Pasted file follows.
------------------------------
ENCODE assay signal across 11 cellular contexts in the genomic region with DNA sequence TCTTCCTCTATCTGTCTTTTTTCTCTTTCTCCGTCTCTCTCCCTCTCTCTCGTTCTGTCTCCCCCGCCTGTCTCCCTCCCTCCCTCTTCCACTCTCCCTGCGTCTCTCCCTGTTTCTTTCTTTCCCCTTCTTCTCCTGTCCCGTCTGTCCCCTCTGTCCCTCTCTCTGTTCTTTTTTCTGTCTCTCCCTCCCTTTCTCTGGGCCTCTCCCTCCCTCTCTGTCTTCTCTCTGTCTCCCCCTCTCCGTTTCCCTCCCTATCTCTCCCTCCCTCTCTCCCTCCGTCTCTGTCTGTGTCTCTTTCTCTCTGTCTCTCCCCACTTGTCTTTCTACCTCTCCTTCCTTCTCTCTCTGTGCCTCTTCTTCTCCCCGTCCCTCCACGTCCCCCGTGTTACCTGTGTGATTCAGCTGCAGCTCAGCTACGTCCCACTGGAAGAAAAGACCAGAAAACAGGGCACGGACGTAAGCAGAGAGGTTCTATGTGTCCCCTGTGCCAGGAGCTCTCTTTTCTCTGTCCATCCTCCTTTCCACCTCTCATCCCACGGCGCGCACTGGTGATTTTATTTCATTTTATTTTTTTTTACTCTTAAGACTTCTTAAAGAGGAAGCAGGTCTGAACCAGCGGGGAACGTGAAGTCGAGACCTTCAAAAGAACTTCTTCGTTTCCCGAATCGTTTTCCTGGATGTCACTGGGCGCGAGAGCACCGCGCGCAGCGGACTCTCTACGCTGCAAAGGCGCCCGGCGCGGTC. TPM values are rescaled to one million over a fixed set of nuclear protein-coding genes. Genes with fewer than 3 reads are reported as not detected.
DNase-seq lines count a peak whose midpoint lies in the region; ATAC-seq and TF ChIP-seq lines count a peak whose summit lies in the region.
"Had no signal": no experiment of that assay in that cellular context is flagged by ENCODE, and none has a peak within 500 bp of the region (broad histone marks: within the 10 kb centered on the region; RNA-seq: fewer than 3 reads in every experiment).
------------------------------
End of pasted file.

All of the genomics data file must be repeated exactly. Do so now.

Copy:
ENCODE assay signal across 11 cellular contexts in the genomic region with DNA sequence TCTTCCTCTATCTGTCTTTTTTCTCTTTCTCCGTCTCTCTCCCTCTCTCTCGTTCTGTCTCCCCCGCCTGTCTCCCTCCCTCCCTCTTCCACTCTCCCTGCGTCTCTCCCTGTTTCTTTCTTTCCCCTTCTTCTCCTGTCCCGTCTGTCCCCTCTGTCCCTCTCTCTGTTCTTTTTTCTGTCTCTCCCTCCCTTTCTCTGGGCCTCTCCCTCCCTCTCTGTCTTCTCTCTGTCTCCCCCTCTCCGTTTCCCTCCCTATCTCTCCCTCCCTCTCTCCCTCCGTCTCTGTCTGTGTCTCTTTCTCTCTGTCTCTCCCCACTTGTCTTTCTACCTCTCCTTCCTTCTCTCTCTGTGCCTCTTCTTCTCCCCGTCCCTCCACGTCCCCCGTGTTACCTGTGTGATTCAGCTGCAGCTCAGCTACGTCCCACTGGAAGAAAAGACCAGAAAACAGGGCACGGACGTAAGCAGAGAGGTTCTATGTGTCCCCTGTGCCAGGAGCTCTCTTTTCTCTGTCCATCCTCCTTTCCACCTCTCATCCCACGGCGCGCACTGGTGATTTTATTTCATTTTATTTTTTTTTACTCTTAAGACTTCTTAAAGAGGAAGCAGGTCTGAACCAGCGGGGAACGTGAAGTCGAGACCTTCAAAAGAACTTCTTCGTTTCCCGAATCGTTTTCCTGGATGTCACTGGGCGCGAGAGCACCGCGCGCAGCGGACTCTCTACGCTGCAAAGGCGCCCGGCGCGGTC. TPM values are rescaled to one million over a fixed set of nuclear protein-coding genes. Genes with fewer than 3 reads are reported as not detected.
DNase-seq lines count a peak whose midpoint lies in the region; ATAC-seq and TF ChIP-seq lines count a peak whose summit lies in the region.
"Had no signal": no experiment of that assay in that cellular context is flagged by ENCODE, and none has a peak within 500 bp of the region (broad histone marks: within the 10 kb centered on the region; RNA-seq: fewer than 3 reads in every experiment).